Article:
Giordano discloses a multi layer pizza product. The
  instant claims differ primarily in that they call for
  a plurality of closed pockets distributed about a
  portion of the base. However, this difference appears
  to be no more than a matter of shape and/or form so
  constructed as to placate an individual's whim or
  fancy which is considered to be an obvious matter of
  choice. . . . Chapman discloses a dough product
  constructed of a plurality of enclosed sections
  (pockets) which may be filled. The instant claims
  differ primarily in that they call for a pizza
  product in lieu of a pastry product taught by
  Chapman. However, pizza products in enclosed
  configurations are old as taught by Giordano. Thus,
  with this prior art before him, it would be obvious
  to one skilled in the art, to utilize pizza materials
  rather than pastry materials to obtain the present
  product.

But the examiner did not reject the method claims, 14-24, saying that they "are free of the prior art."

The Mongiellos filed an amendment on August 8, 1985, which canceled the pinching apparatus and template claims, amended the product claims to cover an unbaked pizza shell only, and added claims 25-29, covering the pizza shells produced by the claimed methods. The amended application also disclosed references to the prior art of which the Mongiellos had become aware since the first application.

This time, on December 16, 1985, the examiner rejected all the claims, including method claims 14-24, as unpatentable over the prior art. In rejecting the method claims, the examiner said:

    Claims 14 to 24, previously indicated as free of
  the prior art, are rejected under 35 U.S.C. § 103 as
  being unpatentable over De Vecchio or Chapman in view
  of Persi or Tangel.

    Each primary reference discloses a method of
  forming a dough base, placing a filling thereon and
  covering the same whereby closed pocket(s) are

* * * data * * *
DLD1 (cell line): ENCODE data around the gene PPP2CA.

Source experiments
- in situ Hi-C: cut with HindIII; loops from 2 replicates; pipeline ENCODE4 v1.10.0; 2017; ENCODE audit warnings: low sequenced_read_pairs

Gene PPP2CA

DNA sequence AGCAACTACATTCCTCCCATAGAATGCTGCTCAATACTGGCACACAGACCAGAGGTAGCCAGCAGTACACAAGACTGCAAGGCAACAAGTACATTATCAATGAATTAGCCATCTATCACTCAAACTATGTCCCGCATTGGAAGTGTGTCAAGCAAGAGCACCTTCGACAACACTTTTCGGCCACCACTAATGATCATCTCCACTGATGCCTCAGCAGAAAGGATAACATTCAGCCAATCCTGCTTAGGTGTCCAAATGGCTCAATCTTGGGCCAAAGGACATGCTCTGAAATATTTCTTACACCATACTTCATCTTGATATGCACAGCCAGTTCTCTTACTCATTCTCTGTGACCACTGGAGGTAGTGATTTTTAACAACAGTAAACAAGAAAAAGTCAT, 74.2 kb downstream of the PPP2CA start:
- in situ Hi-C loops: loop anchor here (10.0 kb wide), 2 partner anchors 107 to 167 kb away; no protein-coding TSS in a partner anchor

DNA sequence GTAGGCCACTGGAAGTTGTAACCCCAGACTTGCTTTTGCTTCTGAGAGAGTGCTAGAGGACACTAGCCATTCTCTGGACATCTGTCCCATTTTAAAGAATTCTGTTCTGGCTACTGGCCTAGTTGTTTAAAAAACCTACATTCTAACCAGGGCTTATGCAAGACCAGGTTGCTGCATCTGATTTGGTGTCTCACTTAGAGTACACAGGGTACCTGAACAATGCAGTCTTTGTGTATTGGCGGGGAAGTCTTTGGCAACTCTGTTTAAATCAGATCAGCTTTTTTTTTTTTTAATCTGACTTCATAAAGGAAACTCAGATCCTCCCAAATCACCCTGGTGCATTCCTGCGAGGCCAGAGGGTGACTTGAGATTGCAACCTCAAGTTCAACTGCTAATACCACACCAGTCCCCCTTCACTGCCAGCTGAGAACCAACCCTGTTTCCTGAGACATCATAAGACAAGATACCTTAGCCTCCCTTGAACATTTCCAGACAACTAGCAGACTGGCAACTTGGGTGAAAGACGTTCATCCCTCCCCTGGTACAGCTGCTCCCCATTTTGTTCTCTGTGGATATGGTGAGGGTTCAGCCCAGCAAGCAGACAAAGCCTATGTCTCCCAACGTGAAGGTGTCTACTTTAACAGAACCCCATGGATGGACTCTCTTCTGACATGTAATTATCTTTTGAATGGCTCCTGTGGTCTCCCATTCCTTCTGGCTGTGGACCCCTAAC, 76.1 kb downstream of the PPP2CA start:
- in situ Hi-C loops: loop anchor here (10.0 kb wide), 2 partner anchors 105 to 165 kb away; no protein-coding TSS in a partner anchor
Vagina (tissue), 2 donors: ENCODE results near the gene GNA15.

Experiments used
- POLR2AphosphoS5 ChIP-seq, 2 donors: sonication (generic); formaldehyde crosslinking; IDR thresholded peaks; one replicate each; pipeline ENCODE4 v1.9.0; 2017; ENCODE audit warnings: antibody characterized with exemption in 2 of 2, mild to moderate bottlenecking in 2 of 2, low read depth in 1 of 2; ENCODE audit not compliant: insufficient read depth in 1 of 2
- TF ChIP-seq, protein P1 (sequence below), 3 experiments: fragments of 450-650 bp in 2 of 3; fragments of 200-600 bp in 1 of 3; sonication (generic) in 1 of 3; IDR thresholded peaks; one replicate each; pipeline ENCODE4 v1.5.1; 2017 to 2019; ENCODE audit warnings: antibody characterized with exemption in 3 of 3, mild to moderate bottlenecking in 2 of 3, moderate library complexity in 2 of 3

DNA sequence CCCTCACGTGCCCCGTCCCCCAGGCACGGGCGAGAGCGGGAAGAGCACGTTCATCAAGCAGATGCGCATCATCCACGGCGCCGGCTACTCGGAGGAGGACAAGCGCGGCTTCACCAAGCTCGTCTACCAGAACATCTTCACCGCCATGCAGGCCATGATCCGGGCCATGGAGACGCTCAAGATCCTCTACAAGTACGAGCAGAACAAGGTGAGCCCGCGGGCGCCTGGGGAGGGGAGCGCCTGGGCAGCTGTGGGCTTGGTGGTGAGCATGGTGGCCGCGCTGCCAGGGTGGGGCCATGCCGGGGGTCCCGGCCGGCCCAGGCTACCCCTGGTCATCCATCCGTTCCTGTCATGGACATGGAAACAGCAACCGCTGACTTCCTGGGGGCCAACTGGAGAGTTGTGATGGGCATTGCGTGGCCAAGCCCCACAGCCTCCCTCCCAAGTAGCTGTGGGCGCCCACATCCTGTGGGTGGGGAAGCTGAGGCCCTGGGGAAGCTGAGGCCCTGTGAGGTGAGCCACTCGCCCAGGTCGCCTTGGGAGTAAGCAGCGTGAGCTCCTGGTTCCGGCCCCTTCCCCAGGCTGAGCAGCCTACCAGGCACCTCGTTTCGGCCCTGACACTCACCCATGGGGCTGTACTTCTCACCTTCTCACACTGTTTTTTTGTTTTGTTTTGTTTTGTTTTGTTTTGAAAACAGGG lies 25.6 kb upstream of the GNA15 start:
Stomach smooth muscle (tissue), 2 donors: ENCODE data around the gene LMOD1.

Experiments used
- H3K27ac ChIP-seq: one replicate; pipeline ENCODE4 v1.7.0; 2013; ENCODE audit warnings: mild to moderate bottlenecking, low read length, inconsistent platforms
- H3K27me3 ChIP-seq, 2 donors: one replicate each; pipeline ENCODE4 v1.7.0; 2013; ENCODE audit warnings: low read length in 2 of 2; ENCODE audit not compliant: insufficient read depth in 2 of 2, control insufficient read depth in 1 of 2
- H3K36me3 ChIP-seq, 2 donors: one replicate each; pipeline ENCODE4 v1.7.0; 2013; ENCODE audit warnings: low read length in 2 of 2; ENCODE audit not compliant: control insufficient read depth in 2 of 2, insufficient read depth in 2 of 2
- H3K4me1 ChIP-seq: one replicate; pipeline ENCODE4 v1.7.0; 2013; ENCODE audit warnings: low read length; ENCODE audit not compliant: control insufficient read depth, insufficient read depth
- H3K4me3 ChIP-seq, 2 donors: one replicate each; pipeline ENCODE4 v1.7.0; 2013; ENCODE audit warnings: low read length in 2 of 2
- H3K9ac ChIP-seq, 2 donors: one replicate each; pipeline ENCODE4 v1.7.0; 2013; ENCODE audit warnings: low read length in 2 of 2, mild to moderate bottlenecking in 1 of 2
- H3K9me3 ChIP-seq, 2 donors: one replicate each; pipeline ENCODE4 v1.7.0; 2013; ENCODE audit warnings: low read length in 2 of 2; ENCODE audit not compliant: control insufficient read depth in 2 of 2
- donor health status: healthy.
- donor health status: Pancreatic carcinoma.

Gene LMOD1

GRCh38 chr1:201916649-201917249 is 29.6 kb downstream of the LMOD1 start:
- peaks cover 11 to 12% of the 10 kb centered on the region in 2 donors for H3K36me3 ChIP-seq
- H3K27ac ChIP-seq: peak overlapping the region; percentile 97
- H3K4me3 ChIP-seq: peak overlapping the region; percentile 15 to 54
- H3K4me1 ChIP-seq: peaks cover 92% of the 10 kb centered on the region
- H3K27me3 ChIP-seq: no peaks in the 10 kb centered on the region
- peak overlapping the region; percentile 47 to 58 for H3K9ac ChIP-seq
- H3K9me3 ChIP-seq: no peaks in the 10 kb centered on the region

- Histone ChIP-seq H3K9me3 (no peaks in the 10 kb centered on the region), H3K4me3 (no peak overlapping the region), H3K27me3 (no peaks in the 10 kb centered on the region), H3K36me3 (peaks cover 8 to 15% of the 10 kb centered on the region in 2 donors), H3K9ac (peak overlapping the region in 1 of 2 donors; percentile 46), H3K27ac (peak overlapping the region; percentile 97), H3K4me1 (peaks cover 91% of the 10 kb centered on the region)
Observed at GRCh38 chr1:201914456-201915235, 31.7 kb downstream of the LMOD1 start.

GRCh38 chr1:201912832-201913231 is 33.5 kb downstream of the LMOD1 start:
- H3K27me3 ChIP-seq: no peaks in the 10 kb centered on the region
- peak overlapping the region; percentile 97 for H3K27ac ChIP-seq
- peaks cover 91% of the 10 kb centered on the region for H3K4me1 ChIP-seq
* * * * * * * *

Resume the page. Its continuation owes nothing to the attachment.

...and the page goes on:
formed. The instant claims differ primarily in that
  they are directed to a pizza product. However, pizza
  products in enclosed configurations are old as
  evidence by Persi and Tangel. Thus, to utilize the
  method taught by any one of the primary reference in
  preparing enclosed pizza products as taught by Persi
  and Tangel would be obvious manipulations in absence
  of unexpected or unobvious functions and/or results
  for same. . . .

    Claims 14 to 18 are rejected under 35 U.S.C. § 103
  as being unpatentable over Woman's Day Encyclopedia
  of Cookery.

    The reference discloses a method of forming a flat
  dough base, placing a food portion thereon and
  covering the food portions. The reference further
  discloses pinching (crimping) the edges of the dough
  to form a filled pocket. The instant claims differ
  primarily in that they call for a pizza product.
  However, it is not seen that this difference
  constitute[s] unobvious subject matter.

The examiner also found that claims 14, 20 and 22 to 24 are "indefinite in that it is not certain what the `forming' step encompasses."

The Mongiellos filed a second amendment on April 9, 1986, amending both their method and product claims to cover the pizza shell, whether baked or unbaked, the combination of a pizza (not merely a "shell") and a "plurality of closed pockets" enclosing individual food portions "such that when the pizza is cut into substantially equally sized portions, each individual food portion is located upon a portion of each piece," and requiring that tomato sauce and cheese cover areas of the pizza not covered by pockets.